The federal government is engaged in an ongoing investigation — which began in late March — into how UC Berkeley handles sexual violence complaints and whether that could lead to a hostile environment on campus.
The U.S. Department of Education’s Office for Civil Rights began its probe about a month after it received a complaint written by 31 current and former UC Berkeley students alleging that campus administrators violated Title IX, a federal law that prohibits discrimination on the basis of sex in federally funded programs and activities.
Although the office has not yet released a timeline for the probe, investigators began meeting with sexual assault survivors last week. In a letter to the students who filed the complaint, the office stated that the allegations against the campus are “appropriate for investigation” but “in no way imply that OCR has made a determination with regard to their merits.”
Campus spokesperson Janet Gilmore said UC Berkeley will fully cooperate with the investigation.
“Much has been done to strengthen the campus’s handling of these issues, but we understand that there is always room for improvement,” Gilmore said in an email.
Gilmore pointed to Chancellor Nicholas Dirks’ letter from Feb. 25 that stated that sexual assault is not tolerated in the community and outlined steps the campus took to improve its response to sexual assault.
If investigators from the office determine that UC Berkeley is not in compliance with Title IX, they can issue a resolution agreement asking the campus to voluntarily take actions to be in compliance.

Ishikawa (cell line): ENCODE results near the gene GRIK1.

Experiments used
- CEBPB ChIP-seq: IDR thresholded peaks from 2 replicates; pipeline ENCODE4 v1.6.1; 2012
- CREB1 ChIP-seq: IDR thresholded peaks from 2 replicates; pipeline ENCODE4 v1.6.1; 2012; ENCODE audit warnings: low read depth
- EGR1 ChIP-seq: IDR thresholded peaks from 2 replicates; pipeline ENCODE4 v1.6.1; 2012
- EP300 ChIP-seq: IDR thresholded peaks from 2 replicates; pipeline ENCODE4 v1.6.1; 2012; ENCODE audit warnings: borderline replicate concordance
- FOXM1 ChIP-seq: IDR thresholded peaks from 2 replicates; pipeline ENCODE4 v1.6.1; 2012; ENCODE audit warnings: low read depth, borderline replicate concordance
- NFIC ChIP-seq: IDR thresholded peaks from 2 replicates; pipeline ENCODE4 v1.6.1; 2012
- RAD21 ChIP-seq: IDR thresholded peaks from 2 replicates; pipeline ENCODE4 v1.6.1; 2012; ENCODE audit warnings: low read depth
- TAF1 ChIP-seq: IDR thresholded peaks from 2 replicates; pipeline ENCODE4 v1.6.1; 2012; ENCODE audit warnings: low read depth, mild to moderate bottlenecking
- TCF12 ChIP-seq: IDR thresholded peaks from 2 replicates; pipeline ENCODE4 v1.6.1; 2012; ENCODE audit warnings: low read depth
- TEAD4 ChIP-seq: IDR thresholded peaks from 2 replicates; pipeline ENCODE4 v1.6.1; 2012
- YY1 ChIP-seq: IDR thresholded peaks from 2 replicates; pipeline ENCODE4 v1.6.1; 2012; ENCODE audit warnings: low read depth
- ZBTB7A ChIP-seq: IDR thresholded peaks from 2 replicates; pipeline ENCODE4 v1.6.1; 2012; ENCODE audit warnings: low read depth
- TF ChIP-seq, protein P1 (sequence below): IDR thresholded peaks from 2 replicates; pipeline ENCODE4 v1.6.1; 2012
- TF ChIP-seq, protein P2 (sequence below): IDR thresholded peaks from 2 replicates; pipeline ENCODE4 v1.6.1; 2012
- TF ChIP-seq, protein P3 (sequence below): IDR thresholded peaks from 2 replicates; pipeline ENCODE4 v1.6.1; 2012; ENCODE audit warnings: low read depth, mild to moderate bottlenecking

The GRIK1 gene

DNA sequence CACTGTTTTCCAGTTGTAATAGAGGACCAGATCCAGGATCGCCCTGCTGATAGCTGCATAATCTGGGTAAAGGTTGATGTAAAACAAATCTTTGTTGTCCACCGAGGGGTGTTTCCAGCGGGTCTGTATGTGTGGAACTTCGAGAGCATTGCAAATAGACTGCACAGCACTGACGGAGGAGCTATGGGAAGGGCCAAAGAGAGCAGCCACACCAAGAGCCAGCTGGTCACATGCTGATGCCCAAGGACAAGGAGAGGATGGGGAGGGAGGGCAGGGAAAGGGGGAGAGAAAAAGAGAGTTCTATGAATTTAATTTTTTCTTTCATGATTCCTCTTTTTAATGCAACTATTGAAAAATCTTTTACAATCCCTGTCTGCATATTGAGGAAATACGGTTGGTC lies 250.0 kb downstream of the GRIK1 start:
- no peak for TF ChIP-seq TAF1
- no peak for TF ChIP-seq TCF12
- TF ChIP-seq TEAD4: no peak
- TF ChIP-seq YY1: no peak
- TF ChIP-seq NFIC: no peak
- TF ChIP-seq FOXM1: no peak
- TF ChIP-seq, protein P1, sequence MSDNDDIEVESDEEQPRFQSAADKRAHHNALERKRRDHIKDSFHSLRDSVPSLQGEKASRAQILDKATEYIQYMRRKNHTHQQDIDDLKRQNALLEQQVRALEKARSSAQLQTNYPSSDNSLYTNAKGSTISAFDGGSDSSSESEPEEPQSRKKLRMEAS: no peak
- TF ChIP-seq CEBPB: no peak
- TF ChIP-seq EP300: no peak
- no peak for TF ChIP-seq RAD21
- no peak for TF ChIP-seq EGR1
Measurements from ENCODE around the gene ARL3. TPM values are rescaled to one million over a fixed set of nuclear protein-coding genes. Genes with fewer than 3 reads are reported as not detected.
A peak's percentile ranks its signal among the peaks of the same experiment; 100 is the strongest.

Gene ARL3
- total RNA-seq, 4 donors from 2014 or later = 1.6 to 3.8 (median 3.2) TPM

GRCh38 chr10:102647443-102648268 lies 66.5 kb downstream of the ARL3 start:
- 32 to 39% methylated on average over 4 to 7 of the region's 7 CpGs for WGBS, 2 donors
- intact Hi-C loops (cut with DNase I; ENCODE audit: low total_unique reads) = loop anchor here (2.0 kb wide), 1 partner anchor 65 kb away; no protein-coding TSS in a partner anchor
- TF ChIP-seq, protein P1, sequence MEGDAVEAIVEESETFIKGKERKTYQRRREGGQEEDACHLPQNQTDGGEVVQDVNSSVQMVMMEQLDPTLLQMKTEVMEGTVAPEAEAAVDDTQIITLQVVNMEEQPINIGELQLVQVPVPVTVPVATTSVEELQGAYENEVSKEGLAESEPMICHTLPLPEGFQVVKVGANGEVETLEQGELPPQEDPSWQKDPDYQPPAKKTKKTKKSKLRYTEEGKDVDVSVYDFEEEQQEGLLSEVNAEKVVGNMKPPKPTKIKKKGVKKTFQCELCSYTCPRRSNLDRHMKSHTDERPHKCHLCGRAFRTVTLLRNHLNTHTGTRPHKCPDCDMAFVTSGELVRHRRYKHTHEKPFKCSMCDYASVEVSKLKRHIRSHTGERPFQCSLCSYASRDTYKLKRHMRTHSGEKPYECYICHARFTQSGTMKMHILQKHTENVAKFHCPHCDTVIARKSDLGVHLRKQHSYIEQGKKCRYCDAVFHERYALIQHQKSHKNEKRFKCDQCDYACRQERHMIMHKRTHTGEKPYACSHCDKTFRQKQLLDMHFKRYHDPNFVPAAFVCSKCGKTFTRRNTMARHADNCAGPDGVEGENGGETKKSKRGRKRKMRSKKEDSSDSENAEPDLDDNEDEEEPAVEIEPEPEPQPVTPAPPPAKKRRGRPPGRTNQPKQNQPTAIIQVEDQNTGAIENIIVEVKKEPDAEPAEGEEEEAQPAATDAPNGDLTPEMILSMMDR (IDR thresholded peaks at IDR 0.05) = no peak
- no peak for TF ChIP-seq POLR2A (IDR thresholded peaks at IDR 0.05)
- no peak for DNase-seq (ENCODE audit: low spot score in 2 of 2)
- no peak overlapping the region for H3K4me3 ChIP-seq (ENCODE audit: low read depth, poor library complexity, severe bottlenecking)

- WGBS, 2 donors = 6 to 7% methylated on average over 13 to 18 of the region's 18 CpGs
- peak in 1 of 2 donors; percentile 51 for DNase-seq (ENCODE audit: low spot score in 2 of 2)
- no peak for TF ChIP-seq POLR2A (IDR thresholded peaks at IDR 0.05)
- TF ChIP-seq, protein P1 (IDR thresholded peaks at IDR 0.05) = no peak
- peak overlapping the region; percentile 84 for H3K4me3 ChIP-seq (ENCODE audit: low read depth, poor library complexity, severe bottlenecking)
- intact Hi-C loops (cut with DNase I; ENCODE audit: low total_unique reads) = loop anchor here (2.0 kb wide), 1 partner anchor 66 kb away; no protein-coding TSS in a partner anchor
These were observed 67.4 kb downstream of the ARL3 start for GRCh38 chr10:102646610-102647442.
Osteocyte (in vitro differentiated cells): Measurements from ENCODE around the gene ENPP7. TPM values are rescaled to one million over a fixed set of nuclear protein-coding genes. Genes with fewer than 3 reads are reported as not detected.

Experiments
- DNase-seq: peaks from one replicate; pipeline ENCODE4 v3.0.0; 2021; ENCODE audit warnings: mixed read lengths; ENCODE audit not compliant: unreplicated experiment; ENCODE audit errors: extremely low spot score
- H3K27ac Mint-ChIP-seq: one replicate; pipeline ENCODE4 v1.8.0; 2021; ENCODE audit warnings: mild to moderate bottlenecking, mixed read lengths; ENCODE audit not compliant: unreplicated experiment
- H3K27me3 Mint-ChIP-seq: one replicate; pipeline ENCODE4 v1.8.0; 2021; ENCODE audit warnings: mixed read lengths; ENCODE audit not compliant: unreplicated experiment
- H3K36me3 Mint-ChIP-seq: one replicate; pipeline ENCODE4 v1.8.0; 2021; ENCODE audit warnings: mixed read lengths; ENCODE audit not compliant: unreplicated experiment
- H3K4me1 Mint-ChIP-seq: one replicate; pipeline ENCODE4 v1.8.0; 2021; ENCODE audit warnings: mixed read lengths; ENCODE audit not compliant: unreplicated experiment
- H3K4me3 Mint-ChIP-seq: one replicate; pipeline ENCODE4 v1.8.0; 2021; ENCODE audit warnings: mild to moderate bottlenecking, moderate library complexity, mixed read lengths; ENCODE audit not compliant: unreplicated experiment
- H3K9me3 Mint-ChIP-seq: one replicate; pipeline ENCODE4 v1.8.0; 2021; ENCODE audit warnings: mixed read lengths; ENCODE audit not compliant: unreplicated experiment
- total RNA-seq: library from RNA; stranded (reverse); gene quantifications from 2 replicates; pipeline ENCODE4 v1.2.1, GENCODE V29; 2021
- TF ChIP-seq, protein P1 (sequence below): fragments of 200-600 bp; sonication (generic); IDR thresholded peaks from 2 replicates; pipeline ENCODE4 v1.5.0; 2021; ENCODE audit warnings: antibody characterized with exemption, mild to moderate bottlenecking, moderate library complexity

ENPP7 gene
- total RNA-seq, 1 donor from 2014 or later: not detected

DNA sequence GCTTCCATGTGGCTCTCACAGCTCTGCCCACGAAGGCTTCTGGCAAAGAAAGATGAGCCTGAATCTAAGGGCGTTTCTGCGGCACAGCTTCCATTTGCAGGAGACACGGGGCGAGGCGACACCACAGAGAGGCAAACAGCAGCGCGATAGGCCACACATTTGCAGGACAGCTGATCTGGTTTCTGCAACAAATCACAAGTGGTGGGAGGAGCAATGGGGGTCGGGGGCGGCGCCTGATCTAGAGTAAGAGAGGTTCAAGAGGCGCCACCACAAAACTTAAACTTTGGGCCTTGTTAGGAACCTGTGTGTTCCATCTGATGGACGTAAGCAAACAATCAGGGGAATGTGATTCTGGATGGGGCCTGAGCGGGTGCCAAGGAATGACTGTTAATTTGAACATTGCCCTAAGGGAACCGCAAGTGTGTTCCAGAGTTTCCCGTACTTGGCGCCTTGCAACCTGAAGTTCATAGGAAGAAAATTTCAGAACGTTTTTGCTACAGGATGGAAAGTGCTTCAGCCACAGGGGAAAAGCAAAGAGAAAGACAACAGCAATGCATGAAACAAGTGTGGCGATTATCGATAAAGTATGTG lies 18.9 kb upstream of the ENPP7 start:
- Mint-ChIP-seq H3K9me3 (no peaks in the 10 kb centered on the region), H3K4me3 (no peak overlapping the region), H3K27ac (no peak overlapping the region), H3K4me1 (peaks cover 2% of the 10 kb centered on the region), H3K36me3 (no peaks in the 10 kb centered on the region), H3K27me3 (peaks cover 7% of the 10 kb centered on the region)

UC Berkeley sophomore Meghan Warner, one of the 31 complainants, said she was optimistic about what might come out of the investigation and pleased that investigators were willing to meet with survivors.
“It’s been hard to get people with influence to meet with us,” Warner said. “It’s another important step in holding our school accountable, so that’s exciting.”
Sofie Karasek — a UC Berkeley junior who filed the complaint and has publicly spoken out against the administration on multiple occasions — said she wants the investigation to pressure the campus to change. Although Karasek’s case was filed several years ago, she hopes her activism will help prevent incidents of sexual assault from happening to other students.
“If I talk about it, it might help others talk about it too,” Karasek said. “Once you know it’s as bad as it is, you don’t want to spend your time doing anything else. Your conscience doesn’t let you.”
Along with the Title IX complaint, which was filed the day after Dirks sent his Feb. 25 letter, Karasek and fellow complainants refiled a Clery Act complaint, which alleges the campus incorrectly reported crime statistics to the federal government. The first Clery complaint was filed last May.
The Office for Civil Rights stated in its letter to complainants that it received the Title IX complaint Feb. 27. The Clery complaints, which are investigated by a different office within the Department of Education, have not yet been publicly opened for inquiry.
The Office for Civil Rights has an exact procedure for its investigations and may close the case prior to making formal findings depending on the circumstances of information it gathers. According to the San Jose Mercury News, the Department of Education is currently investigating 53 colleges across the country, up from 35 in January.
The state auditor is also examining how UC Berkeley and three other public universities in California handle sexual violence and harassment cases, with results slated for release in June.